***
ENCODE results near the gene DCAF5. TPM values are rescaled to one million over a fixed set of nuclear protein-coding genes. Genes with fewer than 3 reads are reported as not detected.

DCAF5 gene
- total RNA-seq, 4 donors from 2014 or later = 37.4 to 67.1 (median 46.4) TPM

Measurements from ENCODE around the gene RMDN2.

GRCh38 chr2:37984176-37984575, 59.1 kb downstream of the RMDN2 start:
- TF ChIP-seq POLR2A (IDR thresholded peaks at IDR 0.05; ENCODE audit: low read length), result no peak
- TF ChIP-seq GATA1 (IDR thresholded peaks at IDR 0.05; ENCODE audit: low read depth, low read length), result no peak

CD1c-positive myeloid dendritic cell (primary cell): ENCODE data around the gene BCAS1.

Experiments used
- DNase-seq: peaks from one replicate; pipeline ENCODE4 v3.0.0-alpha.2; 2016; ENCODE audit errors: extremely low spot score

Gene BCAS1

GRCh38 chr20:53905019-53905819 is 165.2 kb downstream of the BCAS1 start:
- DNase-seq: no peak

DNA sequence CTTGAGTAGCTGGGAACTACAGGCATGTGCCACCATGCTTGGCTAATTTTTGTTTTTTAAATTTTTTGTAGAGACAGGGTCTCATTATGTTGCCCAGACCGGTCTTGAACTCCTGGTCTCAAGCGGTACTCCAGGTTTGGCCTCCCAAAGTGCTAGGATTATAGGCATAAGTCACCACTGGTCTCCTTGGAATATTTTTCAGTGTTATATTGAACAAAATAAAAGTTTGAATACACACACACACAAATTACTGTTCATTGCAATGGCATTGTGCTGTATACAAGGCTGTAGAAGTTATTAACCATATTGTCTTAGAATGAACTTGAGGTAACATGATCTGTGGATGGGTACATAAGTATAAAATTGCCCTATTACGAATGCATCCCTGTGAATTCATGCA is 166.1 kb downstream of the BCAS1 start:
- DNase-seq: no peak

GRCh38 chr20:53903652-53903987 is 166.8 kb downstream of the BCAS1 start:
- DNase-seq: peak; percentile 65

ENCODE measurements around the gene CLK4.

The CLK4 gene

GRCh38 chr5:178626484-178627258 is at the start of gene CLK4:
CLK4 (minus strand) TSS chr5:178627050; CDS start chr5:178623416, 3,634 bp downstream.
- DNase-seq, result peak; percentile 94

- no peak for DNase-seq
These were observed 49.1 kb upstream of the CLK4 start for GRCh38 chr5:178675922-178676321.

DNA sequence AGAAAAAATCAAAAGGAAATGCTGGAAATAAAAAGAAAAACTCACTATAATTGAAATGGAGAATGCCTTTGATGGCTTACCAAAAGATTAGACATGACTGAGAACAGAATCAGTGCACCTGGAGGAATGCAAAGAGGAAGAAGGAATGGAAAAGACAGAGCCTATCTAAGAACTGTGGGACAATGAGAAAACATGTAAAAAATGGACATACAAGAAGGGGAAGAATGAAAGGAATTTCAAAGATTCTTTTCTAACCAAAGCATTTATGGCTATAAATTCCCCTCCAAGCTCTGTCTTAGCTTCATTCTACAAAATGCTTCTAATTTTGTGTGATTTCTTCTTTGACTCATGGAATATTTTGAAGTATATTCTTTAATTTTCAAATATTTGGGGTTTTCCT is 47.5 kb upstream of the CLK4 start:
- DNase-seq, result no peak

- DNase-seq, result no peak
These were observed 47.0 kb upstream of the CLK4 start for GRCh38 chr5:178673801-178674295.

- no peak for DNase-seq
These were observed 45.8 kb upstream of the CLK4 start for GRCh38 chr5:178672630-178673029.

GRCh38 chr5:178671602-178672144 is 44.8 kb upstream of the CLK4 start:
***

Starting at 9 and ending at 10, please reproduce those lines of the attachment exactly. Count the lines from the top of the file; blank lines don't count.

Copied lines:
Experiments used
- DNase-seq: peaks from one replicate; pipeline ENCODE4 v3.0.0-alpha.2; 2016; ENCODE audit errors: extremely low spot score